John Baltadonis' Nycon 1 Reminiscence
There are times when I find myself standing at a desk wondering why it was I went there...a stamp...a letter to answer...a photo to identify...sometimes it helps to backtrack. I'm sure there are some of you who have similar experiences. So, when I was asked to share my memories of the first World Science Fiction Convention, I shuddered at the prospect of wracking (and maybe ruining) what was left of my brain cells in a mighty effort that was certain to produce a feeble product.
I don't remember how I got to the convention. I think it was by train ($4.11 for a round trip from Philadelphia!), and I'm not sure if I stayed with Richard Wilson (which I had done a couple of other times) or with relatives in Brooklyn. But I do remember that the wonderful New York subway system (for 5¢ you could go anywhere in all the boroughs) was not only important for getting around but also provided the ambiance for many happy hours of science fiction conversations and fan gossip.
The things I remember most about the convention itself were the troubles with the Futurians (who questioned the legitimacy of the Convention), the chairmanship of the convention by my good friend Sam Moskowitz, the presence of so many professionals in the science fiction field (writers, artists and editors), meeting fellow science fiction fans (some for the first time) and the number one science fiction fan, Forrest J Ackerman, and meeting one of my SF idols, Frank R. Paul.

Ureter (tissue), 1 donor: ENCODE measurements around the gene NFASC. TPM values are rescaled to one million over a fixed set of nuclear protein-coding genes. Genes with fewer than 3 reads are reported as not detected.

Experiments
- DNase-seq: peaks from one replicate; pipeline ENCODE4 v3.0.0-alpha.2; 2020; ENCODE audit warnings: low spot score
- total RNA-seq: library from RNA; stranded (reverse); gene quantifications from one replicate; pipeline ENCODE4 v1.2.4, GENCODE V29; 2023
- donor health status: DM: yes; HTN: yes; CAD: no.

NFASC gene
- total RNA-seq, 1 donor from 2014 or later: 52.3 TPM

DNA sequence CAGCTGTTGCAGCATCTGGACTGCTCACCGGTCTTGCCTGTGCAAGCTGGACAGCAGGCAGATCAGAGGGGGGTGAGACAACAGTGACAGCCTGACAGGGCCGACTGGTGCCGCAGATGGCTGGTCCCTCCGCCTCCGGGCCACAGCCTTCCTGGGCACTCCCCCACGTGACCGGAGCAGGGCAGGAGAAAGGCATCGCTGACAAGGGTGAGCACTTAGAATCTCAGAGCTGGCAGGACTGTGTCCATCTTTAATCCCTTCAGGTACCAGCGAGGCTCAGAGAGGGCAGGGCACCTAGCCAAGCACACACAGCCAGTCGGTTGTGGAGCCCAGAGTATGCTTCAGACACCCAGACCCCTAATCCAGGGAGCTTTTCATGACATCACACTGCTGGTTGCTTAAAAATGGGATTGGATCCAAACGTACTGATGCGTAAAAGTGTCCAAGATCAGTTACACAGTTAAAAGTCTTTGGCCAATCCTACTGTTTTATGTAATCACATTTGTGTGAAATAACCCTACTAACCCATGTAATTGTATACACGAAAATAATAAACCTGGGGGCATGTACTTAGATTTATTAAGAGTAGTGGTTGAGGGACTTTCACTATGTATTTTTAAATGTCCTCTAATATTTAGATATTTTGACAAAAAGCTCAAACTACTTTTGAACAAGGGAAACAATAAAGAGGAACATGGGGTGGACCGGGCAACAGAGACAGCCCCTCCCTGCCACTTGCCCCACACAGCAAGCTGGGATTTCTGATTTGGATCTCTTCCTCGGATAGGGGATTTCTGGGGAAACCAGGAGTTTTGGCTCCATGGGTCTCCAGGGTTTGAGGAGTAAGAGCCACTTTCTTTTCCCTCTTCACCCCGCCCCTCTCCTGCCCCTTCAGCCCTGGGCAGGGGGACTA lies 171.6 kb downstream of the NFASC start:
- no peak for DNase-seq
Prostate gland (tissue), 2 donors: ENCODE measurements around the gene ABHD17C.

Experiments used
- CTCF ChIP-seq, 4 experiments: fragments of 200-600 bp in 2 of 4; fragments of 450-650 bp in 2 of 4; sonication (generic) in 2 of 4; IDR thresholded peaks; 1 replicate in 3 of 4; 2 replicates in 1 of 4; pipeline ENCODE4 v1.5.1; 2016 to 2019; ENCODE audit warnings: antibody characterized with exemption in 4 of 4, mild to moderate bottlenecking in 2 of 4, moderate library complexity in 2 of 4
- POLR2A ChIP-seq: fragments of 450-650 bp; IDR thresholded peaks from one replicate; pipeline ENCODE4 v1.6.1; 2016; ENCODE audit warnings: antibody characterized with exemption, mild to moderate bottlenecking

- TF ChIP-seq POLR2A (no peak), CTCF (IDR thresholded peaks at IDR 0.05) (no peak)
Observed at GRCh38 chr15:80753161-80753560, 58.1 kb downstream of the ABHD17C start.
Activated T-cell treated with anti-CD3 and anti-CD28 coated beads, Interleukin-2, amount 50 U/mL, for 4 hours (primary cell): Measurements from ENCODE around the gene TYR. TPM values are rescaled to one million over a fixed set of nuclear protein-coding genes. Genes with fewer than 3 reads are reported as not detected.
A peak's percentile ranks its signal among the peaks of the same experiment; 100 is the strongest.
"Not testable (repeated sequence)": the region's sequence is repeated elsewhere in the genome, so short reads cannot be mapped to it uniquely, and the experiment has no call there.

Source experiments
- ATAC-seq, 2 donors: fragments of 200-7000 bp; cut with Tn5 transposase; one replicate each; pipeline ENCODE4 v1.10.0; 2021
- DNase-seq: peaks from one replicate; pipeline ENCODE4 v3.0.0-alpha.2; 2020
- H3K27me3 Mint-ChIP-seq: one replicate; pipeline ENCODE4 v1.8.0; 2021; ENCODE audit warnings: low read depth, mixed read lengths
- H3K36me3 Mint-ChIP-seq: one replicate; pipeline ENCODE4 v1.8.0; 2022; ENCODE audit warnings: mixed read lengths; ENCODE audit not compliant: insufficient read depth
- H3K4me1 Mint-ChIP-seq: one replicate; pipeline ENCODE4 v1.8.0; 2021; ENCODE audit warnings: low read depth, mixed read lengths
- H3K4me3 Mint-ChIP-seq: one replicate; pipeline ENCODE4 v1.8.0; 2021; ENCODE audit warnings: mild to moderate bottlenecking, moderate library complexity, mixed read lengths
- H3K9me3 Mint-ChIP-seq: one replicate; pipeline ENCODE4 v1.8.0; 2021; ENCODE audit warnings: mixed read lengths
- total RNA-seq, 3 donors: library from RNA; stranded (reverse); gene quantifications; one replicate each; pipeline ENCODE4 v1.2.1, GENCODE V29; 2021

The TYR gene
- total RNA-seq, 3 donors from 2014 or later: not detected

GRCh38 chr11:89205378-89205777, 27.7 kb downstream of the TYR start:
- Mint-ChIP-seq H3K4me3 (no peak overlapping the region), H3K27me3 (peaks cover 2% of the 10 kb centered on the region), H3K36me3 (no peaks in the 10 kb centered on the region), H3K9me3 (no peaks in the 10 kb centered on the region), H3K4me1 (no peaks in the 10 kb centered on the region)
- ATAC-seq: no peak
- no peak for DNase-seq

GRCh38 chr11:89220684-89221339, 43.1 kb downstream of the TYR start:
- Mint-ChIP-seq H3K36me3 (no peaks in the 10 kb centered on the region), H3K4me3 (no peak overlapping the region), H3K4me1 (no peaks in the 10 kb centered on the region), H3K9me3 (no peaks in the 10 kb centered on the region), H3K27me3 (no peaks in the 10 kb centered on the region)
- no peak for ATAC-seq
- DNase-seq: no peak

Bob Madle, Jack Agnew, and I ate with Frank Paul, and during the table conversation we impressed Mr. Paul with how much we admired his artwork. In response to our request for one of his original covers for Wonder Stories, Mr. Paul magnanimously wrote a letter to Hugo Gernsback directing Mr. Gernsback to give each of us one of the covers he had done. We made a point to visit the editorial offices of Wonder Stories. When we did, Gernsback read the letter and said that he did have many of Paul's original covers; however, they were the property of the magazine's publisher and he, as editor, did not feel free to give them away. He excused himself for a few minutes. On his return he said that the management said we could have any of the covers we wanted, at the nominal price of five dollars each. Although the price was very reasonable, it was beyond our means.
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